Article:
Common compulsions:

· “Fixing” things so that they look “right,” lined up, or symmetrical

· Repeating a behavior until it feels “right” or “even” on both the left and right sides

· Counting or tapping rituals with a number that feels “right”


Common obsessions:

· Fear that someone may get hurt if things aren’t done just “right”

· Fear that if you don’t do the rituals, you won’t be able to tolerate the “off” feeling or the anxiety of not “fixing” an object. The fear may be that the feeling will never go away and will cause you not to be able to function.


#4 Sexual Orientation OCD

Sometimes called HOCD (homosexuality OCD), this is the obsessive fear of not being sure of your sexual orientation. Research has found that 8-11% of people with OCD obsess about their sexual orientation.


Common obsessions:

· Fear that passing thoughts, images or feelings mean that you are “in denial” about your sexual orientation

· Fear that life situations, past experiences, or changes in relationships are indicators of your “true” orientation

· Fear that others may see you as being a certain sexual orientation

· Fear that you won’t be able to have a happy, healthy relationship with the person of your choice


Common compulsions:

· Mentally reviewing thoughts, feelings, and life experiences to try to “prove” your orientation to yourself

· Asking reassurance from others

· Avoidance of things that might “trigger” upsetting thoughts or images


#5 Moral OCD

The basic fear in Moral or Scrupulosity OCD is that, “I’m a bad person.” When moral OCD is related to religious beliefs, it is sometimes called Religious OCD.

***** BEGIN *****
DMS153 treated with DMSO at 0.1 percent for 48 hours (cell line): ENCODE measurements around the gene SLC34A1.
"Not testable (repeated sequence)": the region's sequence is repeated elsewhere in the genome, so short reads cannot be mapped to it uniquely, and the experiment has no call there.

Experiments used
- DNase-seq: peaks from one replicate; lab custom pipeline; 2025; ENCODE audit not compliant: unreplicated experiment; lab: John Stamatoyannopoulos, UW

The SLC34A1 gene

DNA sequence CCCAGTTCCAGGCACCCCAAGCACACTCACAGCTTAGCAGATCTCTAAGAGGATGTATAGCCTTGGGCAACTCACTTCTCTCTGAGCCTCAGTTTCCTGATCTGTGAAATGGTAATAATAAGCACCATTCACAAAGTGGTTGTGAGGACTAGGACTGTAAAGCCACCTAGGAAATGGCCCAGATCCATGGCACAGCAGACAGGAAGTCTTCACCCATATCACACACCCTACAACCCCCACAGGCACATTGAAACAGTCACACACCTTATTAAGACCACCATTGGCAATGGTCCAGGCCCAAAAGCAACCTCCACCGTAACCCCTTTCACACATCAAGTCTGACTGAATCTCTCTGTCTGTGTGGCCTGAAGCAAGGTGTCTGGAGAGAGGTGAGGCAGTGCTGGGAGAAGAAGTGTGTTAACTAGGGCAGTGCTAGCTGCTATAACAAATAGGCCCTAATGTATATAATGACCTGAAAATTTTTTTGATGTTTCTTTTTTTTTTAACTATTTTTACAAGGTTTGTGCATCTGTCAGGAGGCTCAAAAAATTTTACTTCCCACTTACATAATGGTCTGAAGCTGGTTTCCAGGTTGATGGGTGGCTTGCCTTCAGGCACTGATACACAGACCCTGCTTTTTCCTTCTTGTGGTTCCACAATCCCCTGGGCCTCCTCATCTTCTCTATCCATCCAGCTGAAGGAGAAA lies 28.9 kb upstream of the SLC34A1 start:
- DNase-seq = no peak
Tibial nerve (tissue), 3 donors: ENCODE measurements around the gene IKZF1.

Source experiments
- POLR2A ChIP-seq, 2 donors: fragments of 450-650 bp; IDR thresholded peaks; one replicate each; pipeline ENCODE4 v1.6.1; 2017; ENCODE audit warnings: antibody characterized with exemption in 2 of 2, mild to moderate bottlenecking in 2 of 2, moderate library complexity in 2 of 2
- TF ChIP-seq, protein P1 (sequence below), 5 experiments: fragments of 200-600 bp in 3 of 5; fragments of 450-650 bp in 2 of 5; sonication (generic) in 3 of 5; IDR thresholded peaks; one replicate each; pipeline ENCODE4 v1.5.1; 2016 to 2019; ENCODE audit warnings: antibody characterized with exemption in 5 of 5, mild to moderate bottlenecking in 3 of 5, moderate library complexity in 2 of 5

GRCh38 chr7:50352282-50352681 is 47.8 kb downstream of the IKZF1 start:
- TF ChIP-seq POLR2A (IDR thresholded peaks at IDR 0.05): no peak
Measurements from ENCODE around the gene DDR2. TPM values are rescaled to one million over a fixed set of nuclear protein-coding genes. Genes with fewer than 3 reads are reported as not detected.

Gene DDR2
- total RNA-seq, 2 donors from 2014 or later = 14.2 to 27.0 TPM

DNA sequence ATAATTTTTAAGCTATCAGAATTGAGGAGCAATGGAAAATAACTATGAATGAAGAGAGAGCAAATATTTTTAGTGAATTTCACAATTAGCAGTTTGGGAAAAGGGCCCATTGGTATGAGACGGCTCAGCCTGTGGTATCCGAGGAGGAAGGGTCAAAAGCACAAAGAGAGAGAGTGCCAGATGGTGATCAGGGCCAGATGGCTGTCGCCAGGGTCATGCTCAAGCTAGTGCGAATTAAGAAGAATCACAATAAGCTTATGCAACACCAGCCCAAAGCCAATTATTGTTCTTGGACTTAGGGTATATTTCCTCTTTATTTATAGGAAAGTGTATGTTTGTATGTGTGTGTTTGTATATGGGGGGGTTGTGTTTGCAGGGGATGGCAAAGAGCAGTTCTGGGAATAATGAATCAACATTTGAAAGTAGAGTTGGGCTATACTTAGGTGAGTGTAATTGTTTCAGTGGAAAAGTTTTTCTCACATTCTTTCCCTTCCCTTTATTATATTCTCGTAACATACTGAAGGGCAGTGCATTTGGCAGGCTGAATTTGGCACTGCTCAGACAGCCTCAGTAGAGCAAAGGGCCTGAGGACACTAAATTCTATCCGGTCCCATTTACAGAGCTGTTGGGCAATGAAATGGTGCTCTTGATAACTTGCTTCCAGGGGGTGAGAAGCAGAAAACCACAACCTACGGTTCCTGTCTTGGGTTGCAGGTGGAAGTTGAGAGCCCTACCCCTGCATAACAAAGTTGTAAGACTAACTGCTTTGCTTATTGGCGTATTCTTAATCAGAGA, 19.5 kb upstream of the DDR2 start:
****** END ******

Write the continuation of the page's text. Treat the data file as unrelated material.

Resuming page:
Common obsessions:

· Fear of being an inherently bad person

· Fear of being selfish, immoral, or unethical

· Fear of religious condemnation or hell

· Fear of being “found out” and judged as a bad person by others


Common compulsions:

· Mentally reviewing actions and thoughts for evidence of immorality, selfishness, impurity, or sacrilegious thoughts

· Repetitive or ritualized prayer

· Seeking reassurance about religious concepts or your morality


#5 Moral OCD

The basic fear in Moral or Scrupulosity OCD is that, “I’m a bad person.” When moral OCD is related to religious beliefs, it is sometimes called Religious OCD.


Common obsessions:

· Fear of being an inherently bad person

· Fear of being selfish, immoral, or unethical

· Fear of religious condemnation or hell

· Fear of being “found out” and judged as a bad person by others


Common compulsions:

· Mentally reviewing actions and thoughts for evidence of immorality, selfishness, impurity, or sacrilegious thoughts

· Repetitive or ritualized prayer

· Seeking reassurance about religious concepts or your morality


Getting Help

To treat OCD, I use a combination of exposure and response prevention from cognitive-behavioral therapy, mindfulness, and EMDR (eye movement desensitization and reprocessing). These techniques help interrupt the vicious OCD cycle. Read more here.

Dr. Kathryn Soule, PhD, LPC

P.O. Box 100581

Fort Worth, TX 76185

ksoule@souletherapy.com

682-556-4593